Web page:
This false understanding of man leads inexorably to a false understanding of the state. If man has no purpose higher than to seek his own satisfaction, then the state has no higher purpose than to facilitate man’s striving to fulfill his desires. For the Austro-libertarian, that means removing all obstacles to human action that do not violate the absolute sovereignty of every man’s person and property. However, Austro-libertarian anthropology can support other theories of the state which would horrify its contemporary enthusiasts: socialism, for example. Why shouldn’t the state circumvent the striving for human satisfaction and simply provide it? After all, that is the end-game: the satisfaction of human desires. The state might as well eliminate the economic disadvantages suffered by most people and get on with the business of satisfying those desires for everyone. Hence the propagation of Austrian ideas lends itself to the advance of socialism, for most people will adopt the Austrians' seductive anthropology - an easy sell that is already held by the majority - while leaving off their alternative (and completely arbitrary) “morality”.
Central to the Austrian error is the notion that market outcomes, if the market is left to itself (a practical impossibility in any case), are always “just” by definition. Therefore things like price gouging during shortages and emergencies, or unjust wages and exploitation of labor, simply do not exist in a “free market”. But the magisterium of the Catholic Church teaches explicitly, forcefully and authoritatively that market outcomes are not inherently just apart from other moral considerations, and this book provides a gold mine of references for the straying or doubting Catholic.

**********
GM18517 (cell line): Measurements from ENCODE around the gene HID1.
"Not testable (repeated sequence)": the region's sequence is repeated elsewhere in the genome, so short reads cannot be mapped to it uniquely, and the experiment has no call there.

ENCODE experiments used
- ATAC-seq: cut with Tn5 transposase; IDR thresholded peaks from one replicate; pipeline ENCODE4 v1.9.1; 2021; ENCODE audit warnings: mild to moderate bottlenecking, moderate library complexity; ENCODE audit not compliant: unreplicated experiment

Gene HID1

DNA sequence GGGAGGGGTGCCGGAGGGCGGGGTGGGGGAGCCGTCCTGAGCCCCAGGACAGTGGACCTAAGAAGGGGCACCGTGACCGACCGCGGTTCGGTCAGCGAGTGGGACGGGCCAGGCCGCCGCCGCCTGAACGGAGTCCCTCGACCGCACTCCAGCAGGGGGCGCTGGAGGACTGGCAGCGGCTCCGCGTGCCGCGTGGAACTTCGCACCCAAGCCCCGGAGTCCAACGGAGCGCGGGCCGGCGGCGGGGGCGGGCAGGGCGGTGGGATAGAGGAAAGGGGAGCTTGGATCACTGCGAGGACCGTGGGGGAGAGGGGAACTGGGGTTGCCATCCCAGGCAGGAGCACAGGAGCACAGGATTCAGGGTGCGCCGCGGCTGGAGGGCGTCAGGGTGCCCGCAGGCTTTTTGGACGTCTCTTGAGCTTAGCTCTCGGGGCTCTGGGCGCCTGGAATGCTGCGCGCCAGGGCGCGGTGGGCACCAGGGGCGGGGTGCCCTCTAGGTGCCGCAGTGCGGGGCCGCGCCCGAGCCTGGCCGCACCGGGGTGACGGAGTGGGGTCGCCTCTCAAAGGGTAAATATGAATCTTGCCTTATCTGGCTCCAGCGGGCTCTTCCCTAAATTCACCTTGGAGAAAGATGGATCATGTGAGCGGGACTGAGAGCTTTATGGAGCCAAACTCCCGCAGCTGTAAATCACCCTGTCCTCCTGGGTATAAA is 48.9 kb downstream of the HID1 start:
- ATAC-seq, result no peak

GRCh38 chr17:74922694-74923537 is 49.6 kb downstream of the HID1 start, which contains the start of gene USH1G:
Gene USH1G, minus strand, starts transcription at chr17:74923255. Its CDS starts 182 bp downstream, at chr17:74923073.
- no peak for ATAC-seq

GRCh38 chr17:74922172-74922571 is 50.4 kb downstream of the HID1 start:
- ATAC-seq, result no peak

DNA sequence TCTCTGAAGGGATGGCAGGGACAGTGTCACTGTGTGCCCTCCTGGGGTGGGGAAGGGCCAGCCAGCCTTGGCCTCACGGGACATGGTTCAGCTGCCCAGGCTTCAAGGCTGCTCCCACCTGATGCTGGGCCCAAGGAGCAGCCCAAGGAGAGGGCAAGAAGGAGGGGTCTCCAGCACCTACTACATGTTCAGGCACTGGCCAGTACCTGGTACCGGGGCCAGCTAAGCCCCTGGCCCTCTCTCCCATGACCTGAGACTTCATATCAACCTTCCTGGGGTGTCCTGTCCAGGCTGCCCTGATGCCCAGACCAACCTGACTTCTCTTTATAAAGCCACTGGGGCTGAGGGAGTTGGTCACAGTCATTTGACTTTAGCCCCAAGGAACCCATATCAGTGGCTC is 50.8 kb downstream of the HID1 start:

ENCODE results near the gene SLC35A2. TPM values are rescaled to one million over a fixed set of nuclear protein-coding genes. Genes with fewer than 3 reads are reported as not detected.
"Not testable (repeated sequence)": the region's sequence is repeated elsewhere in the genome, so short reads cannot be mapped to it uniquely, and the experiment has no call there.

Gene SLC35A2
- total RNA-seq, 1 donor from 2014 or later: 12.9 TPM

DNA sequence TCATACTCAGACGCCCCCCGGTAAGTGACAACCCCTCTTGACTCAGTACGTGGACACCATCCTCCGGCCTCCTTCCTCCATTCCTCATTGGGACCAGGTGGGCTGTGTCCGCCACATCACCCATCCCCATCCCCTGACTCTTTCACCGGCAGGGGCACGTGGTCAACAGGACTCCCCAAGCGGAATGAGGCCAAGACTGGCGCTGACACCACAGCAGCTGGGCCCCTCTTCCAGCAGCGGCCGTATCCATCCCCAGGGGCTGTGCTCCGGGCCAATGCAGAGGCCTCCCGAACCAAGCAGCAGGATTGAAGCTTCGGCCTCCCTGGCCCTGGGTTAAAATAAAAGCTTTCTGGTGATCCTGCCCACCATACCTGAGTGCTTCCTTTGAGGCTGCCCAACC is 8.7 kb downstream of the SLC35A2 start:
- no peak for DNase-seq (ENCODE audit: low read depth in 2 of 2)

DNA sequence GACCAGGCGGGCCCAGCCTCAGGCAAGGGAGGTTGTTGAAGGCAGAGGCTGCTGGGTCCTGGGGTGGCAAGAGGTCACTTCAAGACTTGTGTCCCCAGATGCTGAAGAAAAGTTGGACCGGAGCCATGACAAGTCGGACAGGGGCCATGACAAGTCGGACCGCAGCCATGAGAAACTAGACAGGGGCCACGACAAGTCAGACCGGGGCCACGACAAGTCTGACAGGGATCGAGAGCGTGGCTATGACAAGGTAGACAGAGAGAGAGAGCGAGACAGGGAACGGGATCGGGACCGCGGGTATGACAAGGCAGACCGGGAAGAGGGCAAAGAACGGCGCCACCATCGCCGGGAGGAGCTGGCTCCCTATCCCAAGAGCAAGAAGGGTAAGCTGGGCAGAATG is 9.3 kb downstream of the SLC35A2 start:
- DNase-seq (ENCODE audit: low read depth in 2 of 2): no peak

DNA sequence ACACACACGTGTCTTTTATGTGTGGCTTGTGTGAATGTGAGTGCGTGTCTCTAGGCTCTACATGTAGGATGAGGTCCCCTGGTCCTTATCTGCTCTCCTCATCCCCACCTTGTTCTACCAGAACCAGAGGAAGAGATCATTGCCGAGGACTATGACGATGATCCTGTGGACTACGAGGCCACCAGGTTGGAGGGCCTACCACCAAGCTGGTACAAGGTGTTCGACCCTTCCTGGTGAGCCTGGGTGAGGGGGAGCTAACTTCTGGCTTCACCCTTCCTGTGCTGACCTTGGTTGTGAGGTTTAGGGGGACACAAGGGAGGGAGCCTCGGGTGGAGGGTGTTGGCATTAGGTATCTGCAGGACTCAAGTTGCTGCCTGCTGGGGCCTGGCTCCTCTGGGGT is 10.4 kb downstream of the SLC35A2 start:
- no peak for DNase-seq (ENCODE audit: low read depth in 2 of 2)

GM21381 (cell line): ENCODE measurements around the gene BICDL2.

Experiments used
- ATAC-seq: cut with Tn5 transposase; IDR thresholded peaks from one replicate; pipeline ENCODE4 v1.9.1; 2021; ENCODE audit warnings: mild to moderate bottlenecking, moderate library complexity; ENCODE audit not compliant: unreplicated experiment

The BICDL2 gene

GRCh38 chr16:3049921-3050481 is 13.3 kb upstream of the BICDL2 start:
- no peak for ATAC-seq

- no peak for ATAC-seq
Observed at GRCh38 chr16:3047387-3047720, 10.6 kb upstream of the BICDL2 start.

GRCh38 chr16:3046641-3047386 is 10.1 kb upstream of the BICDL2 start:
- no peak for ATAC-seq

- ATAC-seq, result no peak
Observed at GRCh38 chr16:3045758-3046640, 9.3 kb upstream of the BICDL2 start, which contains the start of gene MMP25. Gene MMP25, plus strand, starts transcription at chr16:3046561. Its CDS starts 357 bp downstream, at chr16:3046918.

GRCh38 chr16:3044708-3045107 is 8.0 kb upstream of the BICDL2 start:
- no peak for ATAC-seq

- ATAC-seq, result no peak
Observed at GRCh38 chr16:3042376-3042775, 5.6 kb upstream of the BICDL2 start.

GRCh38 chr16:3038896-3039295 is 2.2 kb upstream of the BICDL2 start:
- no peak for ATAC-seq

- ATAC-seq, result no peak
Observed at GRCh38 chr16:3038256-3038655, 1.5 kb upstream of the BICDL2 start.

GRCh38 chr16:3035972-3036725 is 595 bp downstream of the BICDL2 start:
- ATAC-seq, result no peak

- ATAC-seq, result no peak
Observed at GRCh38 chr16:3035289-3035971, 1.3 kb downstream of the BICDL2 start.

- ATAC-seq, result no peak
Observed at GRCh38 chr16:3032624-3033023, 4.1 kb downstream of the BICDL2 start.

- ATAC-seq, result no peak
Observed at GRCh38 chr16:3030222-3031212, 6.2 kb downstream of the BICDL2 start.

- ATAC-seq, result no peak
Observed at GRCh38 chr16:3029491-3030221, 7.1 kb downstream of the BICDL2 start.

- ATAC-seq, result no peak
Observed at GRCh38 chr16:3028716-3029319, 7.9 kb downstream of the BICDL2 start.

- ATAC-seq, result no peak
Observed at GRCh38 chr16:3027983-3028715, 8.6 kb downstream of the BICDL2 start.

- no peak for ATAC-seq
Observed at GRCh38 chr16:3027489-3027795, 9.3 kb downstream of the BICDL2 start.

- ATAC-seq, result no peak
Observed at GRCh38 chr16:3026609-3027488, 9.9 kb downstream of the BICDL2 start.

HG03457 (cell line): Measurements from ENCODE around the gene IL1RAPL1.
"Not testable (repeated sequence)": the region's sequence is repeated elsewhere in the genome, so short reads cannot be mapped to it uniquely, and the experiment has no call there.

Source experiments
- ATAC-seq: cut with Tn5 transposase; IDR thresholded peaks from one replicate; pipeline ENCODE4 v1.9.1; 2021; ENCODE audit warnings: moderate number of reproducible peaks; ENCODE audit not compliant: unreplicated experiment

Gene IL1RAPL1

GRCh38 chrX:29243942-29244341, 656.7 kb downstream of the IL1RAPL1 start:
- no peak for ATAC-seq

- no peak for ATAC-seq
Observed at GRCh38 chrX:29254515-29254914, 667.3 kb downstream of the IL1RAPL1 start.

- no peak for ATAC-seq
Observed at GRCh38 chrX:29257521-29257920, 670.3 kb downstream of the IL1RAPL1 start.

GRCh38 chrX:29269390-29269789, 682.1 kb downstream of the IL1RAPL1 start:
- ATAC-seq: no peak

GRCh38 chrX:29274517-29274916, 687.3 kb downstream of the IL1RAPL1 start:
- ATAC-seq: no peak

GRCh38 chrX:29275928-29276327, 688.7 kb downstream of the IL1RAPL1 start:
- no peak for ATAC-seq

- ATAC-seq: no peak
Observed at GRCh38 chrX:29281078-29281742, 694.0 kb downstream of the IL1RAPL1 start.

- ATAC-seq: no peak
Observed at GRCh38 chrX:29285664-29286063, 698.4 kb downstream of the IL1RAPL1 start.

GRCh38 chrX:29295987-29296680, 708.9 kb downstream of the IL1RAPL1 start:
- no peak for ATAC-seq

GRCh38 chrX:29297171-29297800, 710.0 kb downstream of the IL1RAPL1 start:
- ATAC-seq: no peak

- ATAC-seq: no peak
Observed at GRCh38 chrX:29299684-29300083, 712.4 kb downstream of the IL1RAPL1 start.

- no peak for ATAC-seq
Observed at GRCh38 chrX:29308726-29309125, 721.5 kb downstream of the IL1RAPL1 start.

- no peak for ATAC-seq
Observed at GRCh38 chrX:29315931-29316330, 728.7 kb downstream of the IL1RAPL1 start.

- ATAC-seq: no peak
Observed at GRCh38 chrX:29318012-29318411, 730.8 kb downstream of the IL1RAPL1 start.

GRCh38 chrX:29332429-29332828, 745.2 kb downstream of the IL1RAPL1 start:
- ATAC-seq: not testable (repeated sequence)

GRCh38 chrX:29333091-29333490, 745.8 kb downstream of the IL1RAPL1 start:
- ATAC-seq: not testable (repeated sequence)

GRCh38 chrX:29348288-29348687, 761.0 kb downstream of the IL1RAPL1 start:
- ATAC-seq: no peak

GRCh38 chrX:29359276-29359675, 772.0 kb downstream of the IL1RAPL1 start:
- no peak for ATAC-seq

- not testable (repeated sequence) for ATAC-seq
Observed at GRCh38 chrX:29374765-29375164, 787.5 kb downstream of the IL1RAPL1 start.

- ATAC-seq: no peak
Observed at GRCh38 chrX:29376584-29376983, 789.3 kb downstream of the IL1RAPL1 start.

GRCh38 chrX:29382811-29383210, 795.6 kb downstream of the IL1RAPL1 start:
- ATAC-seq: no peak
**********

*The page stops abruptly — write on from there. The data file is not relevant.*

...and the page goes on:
Ferrara’s analysis of Wal-Mart’s notorious employment practices illustrates vividly how market outcomes can be gravely unjust:
In 2009, despite the worldwide economic debacle we are still experiencing, Wal-Mart’s annual net sales rose 7.2% to $405 billion, with foreign sales of $100 billion ‘for the first time’. The company turned an annual pre-tax profit of more than $13 billion and ended the year ‘with strong free cash flow of $14.1 billion, an increase over last year  of almost 21 percent’, while returning ‘$11.5 billion to shareholders through dividends and share repurchase this fiscal year, a level of return that is 58 percent higher than last year’.
Despite Wal-Mart’s immense success for its shareholders, the average full-time Wal-Mart ‘sales associate’ earns $10.84 per hour, for an annual salary of $19,165, which is below the federal poverty level for a family of four, while in 2009 Wal-Mart’s former CEO Lee Scott earned a total compensation of $29.7 million – a staggering 1,551 times the salary of a ‘sales associate’. Various members of the Walton clan have reaped scores of billions in the form of rising share prices, which continue to rise in the midst of the economic crisis, with the result that the Walton clan collectively is worth about $84 billion.